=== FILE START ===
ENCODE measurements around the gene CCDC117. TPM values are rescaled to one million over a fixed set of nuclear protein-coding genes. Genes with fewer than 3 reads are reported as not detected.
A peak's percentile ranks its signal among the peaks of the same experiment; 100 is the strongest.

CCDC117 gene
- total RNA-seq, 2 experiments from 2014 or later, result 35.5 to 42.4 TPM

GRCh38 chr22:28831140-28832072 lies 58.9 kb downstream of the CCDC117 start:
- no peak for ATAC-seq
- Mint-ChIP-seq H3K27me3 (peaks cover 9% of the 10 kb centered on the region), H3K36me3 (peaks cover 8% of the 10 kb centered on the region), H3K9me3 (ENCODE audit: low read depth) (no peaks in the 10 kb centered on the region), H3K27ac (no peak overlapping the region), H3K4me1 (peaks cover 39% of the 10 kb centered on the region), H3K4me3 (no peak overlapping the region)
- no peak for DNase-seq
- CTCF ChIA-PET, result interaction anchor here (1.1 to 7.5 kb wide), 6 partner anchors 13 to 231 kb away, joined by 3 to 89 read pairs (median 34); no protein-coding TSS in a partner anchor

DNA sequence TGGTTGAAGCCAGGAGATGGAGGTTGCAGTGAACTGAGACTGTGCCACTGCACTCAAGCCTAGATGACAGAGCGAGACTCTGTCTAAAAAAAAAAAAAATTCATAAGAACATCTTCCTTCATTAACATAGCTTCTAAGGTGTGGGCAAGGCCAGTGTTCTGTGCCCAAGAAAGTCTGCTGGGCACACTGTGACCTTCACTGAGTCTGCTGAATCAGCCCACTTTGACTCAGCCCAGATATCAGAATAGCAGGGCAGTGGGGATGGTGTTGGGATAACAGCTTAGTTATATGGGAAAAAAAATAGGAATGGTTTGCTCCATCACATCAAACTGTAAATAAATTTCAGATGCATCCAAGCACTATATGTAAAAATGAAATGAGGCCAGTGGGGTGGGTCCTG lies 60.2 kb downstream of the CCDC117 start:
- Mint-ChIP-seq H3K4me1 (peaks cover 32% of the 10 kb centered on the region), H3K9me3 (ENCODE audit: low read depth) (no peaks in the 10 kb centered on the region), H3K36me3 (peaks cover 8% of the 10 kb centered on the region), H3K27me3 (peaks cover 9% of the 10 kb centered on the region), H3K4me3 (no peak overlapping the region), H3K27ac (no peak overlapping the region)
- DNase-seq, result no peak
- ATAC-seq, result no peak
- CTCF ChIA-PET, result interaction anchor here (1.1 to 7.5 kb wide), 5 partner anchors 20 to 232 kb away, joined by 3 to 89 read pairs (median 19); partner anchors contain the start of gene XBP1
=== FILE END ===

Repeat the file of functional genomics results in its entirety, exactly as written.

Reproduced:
ENCODE measurements around the gene CCDC117. TPM values are rescaled to one million over a fixed set of nuclear protein-coding genes. Genes with fewer than 3 reads are reported as not detected.
A peak's percentile ranks its signal among the peaks of the same experiment; 100 is the strongest.

CCDC117 gene
- total RNA-seq, 2 experiments from 2014 or later, result 35.5 to 42.4 TPM

GRCh38 chr22:28831140-28832072 lies 58.9 kb downstream of the CCDC117 start:
- no peak for ATAC-seq
- Mint-ChIP-seq H3K27me3 (peaks cover 9% of the 10 kb centered on the region), H3K36me3 (peaks cover 8% of the 10 kb centered on the region), H3K9me3 (ENCODE audit: low read depth) (no peaks in the 10 kb centered on the region), H3K27ac (no peak overlapping the region), H3K4me1 (peaks cover 39% of the 10 kb centered on the region), H3K4me3 (no peak overlapping the region)
- no peak for DNase-seq
- CTCF ChIA-PET, result interaction anchor here (1.1 to 7.5 kb wide), 6 partner anchors 13 to 231 kb away, joined by 3 to 89 read pairs (median 34); no protein-coding TSS in a partner anchor

DNA sequence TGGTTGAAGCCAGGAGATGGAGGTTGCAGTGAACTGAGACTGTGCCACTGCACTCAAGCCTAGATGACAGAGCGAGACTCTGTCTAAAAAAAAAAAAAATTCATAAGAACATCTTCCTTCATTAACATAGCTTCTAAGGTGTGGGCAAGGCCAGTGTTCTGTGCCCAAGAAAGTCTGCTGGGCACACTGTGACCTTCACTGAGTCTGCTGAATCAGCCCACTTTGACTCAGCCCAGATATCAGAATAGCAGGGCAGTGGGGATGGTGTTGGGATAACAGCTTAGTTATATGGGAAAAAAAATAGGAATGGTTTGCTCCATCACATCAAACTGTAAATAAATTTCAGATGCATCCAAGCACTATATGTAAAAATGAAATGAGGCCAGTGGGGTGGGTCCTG lies 60.2 kb downstream of the CCDC117 start:
- Mint-ChIP-seq H3K4me1 (peaks cover 32% of the 10 kb centered on the region), H3K9me3 (ENCODE audit: low read depth) (no peaks in the 10 kb centered on the region), H3K36me3 (peaks cover 8% of the 10 kb centered on the region), H3K27me3 (peaks cover 9% of the 10 kb centered on the region), H3K4me3 (no peak overlapping the region), H3K27ac (no peak overlapping the region)
- DNase-seq, result no peak
- ATAC-seq, result no peak
- CTCF ChIA-PET, result interaction anchor here (1.1 to 7.5 kb wide), 5 partner anchors 20 to 232 kb away, joined by 3 to 89 read pairs (median 19); partner anchors contain the start of gene XBP1